In the meantime, they're hitting that cycle at just the point where it converges with retail's calendar -- and they're doing it with some local flavor. In Portland, the city's mammoth book store Powell's has an airport outlet, as does clothing manufacturer Pendleton Woolen Mills and Beaverton, Ore.-based sportswear makers Columbia and Nike (NKE). At Boston's Logan International, local mainstays Black Dog, Vineyard Vines and Life Is Good all have stops along the concourse. Chicago's Field Museum of Natural History, meanwhile, has a branch of its museum store at O'Hare.
Bigger chains aren't willing to be left out of the mix. About five years ago, Best Buy (BBY) began installing automated kiosks in airports across the country to dispense smartphones, tablets, digital cameras, MP3 players, high-end headphones and other items. Atlanta's Hartsfield-Jackson Airport is basically a sprawling upscale mall with shops for high-end labels including Michael Kors, Ermenegildo Zegna, Bulgari, Mont Blanc and Salvatore Ferragamo.
So why should travelers consider doing their holiday shopping along the concourses? For one, they're running out of excuses not to. That NCR Travel survey suggested that 45% more travelers would do their holiday shopping in these places if they would ship directly and not force them to take yet another carry-on. Dallas/Fort Worth International Airport is just one of the airports taking them up on that challenge by "offering to ship purchases of more than $50" for free.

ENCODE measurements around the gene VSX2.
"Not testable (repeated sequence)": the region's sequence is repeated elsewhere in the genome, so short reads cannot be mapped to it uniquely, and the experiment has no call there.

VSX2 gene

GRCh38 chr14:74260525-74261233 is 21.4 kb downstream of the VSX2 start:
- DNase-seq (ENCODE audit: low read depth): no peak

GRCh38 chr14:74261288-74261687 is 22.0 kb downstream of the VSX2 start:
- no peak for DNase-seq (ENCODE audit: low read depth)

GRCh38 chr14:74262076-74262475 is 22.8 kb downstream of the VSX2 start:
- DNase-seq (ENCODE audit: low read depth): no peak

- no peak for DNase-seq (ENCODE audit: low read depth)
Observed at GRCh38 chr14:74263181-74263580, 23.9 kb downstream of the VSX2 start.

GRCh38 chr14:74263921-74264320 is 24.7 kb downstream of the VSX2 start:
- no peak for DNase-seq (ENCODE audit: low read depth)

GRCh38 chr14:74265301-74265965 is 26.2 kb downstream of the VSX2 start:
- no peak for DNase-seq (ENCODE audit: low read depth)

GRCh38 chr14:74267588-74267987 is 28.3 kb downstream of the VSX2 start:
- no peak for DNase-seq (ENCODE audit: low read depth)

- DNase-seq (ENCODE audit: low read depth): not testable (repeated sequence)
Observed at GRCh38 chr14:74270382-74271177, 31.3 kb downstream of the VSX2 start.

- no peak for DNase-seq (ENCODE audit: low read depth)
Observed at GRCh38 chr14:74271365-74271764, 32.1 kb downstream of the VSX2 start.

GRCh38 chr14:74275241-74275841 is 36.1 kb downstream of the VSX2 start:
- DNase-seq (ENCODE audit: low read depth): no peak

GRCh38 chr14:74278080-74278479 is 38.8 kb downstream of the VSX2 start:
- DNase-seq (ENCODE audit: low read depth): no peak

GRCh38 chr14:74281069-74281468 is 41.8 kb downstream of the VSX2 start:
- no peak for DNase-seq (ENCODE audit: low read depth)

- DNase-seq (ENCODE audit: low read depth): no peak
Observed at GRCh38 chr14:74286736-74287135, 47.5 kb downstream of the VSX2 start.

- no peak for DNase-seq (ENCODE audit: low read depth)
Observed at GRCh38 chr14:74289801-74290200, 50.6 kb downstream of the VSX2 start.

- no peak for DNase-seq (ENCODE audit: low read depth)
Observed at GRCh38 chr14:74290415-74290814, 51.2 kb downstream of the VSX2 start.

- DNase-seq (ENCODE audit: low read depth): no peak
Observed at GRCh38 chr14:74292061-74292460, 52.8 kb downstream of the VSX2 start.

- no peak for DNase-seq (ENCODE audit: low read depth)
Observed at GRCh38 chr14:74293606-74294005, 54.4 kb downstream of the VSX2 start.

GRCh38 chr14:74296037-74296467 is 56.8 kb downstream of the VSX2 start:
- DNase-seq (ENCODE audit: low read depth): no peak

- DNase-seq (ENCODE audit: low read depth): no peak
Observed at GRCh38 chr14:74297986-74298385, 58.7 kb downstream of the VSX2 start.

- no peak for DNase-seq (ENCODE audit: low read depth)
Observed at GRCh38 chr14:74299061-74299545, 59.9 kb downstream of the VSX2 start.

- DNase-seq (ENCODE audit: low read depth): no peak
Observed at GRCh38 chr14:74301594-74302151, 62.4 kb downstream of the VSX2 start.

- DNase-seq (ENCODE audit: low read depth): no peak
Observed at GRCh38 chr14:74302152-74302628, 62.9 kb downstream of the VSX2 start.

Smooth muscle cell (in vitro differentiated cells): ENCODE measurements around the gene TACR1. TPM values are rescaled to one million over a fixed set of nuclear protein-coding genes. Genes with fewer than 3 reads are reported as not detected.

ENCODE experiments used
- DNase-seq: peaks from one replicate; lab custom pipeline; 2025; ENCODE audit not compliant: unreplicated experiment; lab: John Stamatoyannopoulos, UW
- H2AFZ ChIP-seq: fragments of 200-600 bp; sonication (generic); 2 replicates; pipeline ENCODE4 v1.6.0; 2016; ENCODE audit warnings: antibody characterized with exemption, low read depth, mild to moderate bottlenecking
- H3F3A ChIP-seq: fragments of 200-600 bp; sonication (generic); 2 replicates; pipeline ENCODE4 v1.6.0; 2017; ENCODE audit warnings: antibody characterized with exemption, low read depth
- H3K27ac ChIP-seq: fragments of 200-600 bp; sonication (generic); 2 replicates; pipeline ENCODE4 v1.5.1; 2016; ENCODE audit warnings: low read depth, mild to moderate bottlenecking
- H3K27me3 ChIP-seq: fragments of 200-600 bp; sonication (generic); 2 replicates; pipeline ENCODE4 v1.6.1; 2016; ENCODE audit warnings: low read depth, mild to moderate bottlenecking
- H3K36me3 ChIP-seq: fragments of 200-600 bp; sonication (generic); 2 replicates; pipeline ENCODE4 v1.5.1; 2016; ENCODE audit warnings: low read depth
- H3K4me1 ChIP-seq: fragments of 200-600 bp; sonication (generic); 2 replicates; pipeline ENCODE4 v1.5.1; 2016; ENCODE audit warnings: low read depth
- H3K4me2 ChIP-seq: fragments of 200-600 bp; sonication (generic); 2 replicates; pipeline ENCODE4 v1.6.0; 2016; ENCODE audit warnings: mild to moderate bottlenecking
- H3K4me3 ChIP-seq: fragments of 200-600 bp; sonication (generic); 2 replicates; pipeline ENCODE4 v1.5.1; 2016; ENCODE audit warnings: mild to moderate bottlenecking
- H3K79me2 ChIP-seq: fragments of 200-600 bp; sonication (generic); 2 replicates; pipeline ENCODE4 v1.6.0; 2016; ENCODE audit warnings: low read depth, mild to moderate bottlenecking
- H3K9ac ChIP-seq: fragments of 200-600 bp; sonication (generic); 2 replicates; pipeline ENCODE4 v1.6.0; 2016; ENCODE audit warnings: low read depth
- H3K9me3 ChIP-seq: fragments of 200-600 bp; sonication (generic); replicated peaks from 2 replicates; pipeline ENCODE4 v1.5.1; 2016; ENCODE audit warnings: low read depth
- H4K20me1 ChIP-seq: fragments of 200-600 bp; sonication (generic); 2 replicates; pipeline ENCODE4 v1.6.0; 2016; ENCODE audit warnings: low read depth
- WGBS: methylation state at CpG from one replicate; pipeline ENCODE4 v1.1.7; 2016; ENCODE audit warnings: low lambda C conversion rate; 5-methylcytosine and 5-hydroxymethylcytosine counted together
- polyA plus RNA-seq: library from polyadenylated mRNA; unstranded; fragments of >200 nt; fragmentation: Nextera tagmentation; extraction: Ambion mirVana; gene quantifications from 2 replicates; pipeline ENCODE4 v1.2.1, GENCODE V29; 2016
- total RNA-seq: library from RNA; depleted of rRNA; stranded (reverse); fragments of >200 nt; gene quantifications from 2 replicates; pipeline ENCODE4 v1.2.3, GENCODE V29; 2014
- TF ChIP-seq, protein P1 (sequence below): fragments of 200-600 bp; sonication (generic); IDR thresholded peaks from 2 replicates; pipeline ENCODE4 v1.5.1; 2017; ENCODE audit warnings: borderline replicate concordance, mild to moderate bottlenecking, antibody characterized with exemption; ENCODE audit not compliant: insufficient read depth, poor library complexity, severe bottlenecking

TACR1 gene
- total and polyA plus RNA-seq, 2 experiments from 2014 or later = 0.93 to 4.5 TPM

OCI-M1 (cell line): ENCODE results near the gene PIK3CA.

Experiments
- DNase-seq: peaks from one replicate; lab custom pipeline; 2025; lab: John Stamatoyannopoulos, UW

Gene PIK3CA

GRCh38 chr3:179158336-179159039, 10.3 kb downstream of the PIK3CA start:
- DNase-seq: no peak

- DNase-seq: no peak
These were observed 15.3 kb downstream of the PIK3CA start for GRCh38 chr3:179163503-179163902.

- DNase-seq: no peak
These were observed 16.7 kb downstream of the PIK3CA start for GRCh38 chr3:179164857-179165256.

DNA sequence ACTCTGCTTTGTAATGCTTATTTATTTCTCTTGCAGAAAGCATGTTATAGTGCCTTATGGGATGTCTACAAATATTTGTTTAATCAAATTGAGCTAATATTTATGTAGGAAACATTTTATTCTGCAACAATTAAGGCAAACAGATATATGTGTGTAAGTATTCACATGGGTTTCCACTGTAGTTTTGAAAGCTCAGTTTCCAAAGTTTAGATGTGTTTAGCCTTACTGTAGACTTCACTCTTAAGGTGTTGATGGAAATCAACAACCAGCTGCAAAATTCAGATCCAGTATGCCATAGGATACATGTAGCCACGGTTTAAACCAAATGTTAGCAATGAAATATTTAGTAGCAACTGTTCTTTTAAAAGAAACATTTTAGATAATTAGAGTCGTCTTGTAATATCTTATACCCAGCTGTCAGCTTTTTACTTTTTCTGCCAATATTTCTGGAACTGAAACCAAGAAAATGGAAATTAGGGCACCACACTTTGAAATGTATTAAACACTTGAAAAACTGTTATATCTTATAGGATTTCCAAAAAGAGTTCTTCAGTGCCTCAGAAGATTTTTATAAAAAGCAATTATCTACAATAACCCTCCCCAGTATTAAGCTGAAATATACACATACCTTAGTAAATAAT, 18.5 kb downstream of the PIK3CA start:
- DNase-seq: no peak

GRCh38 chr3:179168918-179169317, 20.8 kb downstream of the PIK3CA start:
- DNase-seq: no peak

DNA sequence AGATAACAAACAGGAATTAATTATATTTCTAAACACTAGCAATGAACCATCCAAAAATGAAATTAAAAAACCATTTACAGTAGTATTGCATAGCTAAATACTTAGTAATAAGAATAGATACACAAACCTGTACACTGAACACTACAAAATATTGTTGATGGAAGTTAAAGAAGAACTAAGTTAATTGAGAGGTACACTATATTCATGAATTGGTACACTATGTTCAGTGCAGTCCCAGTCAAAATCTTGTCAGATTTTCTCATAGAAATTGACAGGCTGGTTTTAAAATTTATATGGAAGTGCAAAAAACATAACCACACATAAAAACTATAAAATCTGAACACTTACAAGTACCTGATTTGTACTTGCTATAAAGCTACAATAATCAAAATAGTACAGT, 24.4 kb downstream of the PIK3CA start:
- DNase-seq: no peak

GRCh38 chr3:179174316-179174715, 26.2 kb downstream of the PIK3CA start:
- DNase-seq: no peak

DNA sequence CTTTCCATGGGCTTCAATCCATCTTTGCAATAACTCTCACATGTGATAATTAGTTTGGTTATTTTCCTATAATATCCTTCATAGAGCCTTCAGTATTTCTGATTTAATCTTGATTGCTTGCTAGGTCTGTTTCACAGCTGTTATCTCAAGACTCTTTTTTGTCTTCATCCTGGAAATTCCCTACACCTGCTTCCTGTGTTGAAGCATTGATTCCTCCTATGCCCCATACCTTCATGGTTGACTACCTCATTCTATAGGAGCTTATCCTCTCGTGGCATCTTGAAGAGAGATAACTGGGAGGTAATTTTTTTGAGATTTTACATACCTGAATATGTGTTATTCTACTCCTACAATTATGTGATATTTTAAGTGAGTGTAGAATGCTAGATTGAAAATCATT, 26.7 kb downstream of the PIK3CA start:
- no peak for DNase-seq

Time management is obviously a plus, but there may be an even bigger benefit to getting gifts before you board or after you exit. When airports offer branches of local retailers, whole items are a tough find elsewhere; picking up an item can give your gift something that most retailers just can't. It's a small indication that you were thinking of someone else in your travels and thought enough of them to pick up a little something you couldn't just find in a local mall. It doesn't have to be an eight-foot, $1,200 plush pterodactyl or $200 blanket. It's just a way of telling someone they're on your mind even when they're not in your direct field of vision.Airports are well aware of it, and are filling storefronts with local shops for the same reason they woo local brewers and restaurants to fill their eatery spaces. They want to stand out and give you a reason to spend your money there instead of some other place with the same stuff. Just by adding such places to the mix, airports are trying to convey that they're unique -- and that such difference has value. That's just as true under the Christmas tree or in a stocking as it is along the concourse or near the gate. -- Written by Jason Notte in Portland, Ore. >To contact the writer of this article, click here: Jason Notte. >To follow the writer on Twitter, go to http://twitter.com/notteham. >To submit a news tip, send an email to: email@example.com.
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